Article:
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In its latest edition, Love Lost, Miami continues its varying healing and connecting journey to the depth of our hearts

By Yulia Strokova, Samantha Schalit

Photo by Natalia Santander

That night, Green Space at 7200 Biscayne Boulevard looked unlike a typical community gallery. A long queue patiently waited for permission to enter; it felt like a room no one’s lived for a long time but left behind, mistakenly or purposely, something precious and sentimental – a diary, feathers, postcards, a key. Seventeen deeply personal artifacts and accompanying narratives found in space shocked and warmed visitors with their frankness and intimacy. Strangers became unexpectedly close. They all talked about love…lost, gained, broken, and healing.

Love Lost, Miami is an annual exhibit that reveals the strings of heartbreak living in our own backyard. They take the shape of unfinished stories and broken bridges, deserted homelands, missed opportunities, endured trauma, unexpected heartbreak, and peaceful resignation.

“At the core of the exhibit are ordinary objects in which the whole is greater than the sum of its parts. Exhibited together, in dialogue with each other and the audience, they take on a different lived experience and a communal mosaic of human emotion, colored with shades of heartbreak, love, anger, fear, hope, gratitude, even humor,” says Natalia Martinez-Kalinina.

Along with Paula Celestino and Maral Arslanian, Natalia has been curating this project since 2016, but as they say every year, “Love Lost surprises at the mercy of the submissions they receive.”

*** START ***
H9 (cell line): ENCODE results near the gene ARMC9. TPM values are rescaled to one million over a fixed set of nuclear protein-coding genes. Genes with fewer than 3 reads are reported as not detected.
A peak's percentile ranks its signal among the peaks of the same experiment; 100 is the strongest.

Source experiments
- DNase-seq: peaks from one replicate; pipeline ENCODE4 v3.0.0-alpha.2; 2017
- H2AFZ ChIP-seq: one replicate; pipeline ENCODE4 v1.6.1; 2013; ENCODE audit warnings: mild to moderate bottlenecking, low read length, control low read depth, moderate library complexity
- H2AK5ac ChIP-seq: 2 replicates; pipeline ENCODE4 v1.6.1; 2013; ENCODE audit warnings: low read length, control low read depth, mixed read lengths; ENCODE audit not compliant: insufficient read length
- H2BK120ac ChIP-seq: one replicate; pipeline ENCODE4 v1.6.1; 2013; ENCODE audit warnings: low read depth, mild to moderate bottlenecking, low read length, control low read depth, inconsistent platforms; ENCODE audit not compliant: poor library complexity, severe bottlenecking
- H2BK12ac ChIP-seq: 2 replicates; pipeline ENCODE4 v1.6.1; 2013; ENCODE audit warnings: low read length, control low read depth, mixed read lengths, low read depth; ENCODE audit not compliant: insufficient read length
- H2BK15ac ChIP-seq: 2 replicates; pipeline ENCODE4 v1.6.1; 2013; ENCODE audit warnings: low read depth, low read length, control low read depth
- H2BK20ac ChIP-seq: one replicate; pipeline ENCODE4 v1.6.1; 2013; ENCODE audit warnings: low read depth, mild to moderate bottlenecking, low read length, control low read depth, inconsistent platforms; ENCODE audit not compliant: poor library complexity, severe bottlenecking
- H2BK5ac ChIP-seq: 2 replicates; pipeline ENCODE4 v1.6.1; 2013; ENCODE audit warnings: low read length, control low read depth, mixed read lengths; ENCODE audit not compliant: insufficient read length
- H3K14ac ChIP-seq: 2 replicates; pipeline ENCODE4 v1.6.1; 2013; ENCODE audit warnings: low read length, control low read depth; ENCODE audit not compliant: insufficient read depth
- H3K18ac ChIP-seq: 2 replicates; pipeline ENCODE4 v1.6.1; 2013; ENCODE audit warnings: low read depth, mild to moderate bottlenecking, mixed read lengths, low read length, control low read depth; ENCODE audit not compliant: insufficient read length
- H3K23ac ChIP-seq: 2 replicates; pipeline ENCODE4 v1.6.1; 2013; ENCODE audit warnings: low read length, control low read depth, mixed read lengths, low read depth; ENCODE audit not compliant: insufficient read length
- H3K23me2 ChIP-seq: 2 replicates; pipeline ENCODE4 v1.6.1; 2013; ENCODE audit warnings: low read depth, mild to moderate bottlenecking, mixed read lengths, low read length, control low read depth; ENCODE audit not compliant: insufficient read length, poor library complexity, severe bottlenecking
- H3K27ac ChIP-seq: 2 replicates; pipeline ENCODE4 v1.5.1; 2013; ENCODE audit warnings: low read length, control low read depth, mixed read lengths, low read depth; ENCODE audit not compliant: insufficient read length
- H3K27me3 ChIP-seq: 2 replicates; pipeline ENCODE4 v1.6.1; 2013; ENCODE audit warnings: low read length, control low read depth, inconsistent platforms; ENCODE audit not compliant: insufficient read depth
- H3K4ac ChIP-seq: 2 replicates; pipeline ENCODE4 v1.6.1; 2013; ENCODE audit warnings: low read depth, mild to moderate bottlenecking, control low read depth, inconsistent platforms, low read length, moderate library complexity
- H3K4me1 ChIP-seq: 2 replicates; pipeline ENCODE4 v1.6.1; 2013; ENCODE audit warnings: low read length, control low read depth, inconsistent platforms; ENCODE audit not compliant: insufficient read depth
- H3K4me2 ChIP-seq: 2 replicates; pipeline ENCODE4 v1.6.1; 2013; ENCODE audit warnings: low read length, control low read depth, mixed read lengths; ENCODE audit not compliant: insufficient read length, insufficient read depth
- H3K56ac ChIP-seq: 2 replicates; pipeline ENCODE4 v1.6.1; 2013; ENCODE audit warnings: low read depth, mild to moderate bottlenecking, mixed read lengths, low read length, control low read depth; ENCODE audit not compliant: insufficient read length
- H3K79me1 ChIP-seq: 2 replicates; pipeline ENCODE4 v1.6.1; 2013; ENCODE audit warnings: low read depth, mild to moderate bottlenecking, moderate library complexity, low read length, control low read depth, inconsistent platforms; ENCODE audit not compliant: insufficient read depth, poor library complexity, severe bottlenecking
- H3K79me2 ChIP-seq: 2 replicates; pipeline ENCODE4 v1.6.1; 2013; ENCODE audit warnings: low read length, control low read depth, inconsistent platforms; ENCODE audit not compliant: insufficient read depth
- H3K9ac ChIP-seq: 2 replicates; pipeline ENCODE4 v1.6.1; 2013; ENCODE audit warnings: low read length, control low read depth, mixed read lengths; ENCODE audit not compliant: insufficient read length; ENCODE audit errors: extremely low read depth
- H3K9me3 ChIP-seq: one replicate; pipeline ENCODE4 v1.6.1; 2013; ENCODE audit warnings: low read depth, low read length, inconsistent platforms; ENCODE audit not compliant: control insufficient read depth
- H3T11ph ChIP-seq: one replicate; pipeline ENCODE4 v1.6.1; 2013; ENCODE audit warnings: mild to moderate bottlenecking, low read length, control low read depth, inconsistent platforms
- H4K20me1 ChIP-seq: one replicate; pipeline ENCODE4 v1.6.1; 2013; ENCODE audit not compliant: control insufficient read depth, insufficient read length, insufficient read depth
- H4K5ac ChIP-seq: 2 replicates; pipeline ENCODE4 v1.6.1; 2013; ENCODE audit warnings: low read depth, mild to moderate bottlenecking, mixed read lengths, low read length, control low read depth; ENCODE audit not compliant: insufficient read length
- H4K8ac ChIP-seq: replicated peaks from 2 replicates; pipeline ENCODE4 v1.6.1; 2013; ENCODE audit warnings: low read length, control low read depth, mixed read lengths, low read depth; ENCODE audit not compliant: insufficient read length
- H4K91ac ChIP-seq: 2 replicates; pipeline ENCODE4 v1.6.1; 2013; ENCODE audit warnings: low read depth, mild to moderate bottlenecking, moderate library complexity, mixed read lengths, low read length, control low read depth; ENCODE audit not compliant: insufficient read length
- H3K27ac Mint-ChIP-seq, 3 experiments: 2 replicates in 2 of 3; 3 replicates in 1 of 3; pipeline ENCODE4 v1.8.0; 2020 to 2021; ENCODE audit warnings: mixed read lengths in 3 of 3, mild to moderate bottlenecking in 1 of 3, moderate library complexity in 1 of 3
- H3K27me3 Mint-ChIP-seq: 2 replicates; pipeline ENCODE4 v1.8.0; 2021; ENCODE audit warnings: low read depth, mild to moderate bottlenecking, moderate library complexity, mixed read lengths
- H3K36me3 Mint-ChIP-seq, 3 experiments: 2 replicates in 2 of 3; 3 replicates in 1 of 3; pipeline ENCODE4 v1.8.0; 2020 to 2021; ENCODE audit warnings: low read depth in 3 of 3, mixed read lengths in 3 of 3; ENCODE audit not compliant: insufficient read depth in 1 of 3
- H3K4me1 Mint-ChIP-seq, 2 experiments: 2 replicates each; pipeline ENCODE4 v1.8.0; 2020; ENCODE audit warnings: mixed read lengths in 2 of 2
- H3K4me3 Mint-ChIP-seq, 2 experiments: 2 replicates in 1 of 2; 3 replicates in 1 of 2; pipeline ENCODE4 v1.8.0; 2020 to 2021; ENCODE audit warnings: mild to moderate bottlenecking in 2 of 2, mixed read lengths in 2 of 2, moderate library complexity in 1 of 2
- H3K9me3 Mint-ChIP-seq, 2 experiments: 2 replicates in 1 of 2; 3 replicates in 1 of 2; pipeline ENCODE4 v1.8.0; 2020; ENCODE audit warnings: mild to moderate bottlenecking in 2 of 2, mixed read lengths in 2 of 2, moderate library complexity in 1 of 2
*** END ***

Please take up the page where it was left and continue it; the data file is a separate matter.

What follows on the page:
This time, a few common themes surfaced, such as the sudden loss of a family member, the loss of innocence, loss of identity, secrets exposed, lost love and hope gained.

“The stories reflect a large range of, once hidden, collective emotions that create a symbolic embrace filled with gratitude. It leads to love and the acceptance of every aspect of life,” says Paula. “Over the years, we’ve seen on how technology evolves the ways we connect, or sometimes disconnect. Still, the core of human experiences remains the same.”

Maral adds: “Witnessing people be surprised at how much and how deeply they connect with strangers: it is truly healing and moving.”


Featured artists: Rebecca White / Johannie Llano / Janet Mueller / Patty Suau / Paula Simonetti / Alette Simmons Jimenez / PJ Mills / Tori Scott / Pablo Matute / Andrea Garcia / Niki Lopez / Marvin Weeks / Sarah Stinson / Justyna Kisielewicz / Jayme Gershen / Solange Sarria / Nicolle Cure / Drew Deng

Below you may explore the five artworks we've found the most impactful and profound in its narrative expression. The author's text is published in its original version.




Buenos Aires, Argentina

A Lifetime


I walked into her house, full of trinkets and ordinary, yet memory-drenched, things. The house where she outlived her husband, where she lived her last years on her own. I kept this suitcase full to the brim of string, but within it a secret she drew, folded, and tucked away. Deep at the bottom of its pocket, a small envelope with what feels like an origami fortune - you know, the ones we played with when we were kids.

Maybe she thought he'd outlive her. And as he looked through her things he'd come to find she knew all along.

Both living, then leaving, with a secret untold.



Patty Suau


82" × 72" X 40"

Graphite, Wood, Mirror

My dear friend, what I would do to feel the smile as you kiss my cheek to say hello.



Niki Lopez


11"' × 5" × 7"

Mixed Media Sculpture

This piece addresses the healing journey. Shadow work, personal development and healing the body, mind and soul from the insides. Inspired by the kintsugi art - "of being broken and put back together." The idea all parts of self are necessary to acknowledge our strength and resilience in spite of our struggles, life and traumas.